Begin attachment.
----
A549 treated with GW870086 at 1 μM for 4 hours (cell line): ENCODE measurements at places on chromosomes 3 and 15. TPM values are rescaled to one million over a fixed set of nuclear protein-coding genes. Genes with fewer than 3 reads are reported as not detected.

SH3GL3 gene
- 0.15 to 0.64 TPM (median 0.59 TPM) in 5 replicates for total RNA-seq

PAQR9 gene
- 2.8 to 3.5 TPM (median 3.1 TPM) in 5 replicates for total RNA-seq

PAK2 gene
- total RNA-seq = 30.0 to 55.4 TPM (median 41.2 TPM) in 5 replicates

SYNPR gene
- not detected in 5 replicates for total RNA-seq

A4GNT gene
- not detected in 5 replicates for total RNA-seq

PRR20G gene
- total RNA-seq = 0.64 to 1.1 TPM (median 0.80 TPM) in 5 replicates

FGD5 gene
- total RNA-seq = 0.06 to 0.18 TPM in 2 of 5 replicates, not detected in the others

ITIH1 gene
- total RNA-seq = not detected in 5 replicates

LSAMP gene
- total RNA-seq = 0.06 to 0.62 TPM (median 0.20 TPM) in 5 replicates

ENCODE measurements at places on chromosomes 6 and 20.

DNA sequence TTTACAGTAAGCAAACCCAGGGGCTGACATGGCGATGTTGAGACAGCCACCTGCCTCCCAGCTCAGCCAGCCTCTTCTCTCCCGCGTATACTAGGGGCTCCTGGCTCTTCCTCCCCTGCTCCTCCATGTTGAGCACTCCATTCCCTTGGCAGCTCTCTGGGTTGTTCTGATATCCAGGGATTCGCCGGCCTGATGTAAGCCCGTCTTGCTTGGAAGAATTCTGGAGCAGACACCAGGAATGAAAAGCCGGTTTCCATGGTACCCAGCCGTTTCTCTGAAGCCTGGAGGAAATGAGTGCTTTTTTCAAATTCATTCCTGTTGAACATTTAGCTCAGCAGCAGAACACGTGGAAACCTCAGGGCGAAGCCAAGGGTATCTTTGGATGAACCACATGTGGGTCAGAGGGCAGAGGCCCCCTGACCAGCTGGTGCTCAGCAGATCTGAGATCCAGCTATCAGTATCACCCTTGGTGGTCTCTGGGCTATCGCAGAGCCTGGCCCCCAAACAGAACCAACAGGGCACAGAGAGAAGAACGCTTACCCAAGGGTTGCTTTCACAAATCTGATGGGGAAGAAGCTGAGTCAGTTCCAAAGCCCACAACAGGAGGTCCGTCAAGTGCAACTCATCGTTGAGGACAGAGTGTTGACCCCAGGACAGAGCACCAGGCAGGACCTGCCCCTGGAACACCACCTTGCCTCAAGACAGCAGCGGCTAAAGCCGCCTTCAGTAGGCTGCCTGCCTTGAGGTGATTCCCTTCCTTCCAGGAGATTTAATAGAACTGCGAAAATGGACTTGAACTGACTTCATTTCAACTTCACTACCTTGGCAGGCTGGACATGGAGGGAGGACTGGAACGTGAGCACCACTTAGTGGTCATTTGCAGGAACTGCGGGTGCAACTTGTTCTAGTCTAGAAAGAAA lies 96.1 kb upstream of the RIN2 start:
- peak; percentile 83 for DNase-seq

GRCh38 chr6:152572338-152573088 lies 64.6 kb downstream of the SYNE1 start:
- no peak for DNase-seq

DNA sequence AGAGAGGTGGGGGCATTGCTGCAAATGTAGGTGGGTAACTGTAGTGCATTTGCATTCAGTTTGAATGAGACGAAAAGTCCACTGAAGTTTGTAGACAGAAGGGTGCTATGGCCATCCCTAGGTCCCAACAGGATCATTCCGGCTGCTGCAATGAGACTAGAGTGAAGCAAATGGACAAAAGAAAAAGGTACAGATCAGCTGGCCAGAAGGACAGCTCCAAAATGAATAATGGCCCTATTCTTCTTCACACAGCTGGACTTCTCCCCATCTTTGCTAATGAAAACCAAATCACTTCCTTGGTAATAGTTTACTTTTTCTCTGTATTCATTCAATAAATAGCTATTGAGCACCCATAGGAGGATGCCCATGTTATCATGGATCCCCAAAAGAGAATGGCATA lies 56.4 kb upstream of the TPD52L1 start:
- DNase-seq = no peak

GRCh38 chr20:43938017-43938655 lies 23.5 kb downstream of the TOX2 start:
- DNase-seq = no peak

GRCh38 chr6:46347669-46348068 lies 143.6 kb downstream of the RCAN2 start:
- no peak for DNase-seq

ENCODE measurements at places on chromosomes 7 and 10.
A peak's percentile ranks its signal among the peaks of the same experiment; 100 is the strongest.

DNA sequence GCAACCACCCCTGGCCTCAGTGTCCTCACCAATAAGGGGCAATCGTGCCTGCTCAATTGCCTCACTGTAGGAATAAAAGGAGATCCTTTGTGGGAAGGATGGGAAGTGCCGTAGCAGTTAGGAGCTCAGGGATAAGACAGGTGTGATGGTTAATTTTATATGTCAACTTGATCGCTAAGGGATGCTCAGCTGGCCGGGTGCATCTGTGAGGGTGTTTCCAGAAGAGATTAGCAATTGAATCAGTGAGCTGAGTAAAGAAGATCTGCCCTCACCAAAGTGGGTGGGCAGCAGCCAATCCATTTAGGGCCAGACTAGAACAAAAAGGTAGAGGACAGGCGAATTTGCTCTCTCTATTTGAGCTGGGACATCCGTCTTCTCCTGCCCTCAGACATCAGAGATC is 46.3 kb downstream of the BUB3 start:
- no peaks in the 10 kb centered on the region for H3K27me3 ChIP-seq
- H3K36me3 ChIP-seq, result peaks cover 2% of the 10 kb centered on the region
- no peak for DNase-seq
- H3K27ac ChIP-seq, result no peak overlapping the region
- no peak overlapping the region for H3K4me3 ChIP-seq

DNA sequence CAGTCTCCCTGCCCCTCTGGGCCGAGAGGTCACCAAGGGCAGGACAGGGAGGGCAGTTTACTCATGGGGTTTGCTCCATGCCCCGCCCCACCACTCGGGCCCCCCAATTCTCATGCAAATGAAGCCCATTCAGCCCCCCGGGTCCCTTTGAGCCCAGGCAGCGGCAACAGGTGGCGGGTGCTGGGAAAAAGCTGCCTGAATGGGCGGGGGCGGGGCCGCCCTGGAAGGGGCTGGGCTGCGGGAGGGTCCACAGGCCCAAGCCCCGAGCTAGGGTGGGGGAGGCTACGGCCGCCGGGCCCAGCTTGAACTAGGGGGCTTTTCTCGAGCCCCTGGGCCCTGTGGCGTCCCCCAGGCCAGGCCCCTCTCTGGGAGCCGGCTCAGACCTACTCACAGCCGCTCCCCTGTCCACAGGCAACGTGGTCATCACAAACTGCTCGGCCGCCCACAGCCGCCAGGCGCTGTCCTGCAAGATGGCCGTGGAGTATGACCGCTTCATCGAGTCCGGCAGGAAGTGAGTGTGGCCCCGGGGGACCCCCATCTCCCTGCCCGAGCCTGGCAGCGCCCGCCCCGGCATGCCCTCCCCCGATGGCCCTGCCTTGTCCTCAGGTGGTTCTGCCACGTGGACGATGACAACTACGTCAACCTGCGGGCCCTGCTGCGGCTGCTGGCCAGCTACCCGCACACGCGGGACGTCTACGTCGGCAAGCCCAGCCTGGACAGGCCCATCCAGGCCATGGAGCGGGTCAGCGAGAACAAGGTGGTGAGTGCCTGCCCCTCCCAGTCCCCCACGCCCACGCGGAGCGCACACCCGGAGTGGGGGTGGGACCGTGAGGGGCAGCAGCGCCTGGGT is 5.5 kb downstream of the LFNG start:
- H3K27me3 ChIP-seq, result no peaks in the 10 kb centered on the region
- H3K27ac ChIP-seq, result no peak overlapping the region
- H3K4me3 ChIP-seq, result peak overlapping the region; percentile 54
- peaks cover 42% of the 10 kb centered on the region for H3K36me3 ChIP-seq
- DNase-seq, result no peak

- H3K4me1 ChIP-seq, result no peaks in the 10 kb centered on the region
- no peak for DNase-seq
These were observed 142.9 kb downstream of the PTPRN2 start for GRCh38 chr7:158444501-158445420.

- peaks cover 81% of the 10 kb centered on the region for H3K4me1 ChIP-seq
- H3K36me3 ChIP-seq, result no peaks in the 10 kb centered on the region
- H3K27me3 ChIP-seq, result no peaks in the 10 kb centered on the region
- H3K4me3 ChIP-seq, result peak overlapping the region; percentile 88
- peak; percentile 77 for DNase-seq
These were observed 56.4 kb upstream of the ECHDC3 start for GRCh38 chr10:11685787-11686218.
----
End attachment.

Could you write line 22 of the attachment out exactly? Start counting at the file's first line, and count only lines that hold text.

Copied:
- peak; percentile 83 for DNase-seq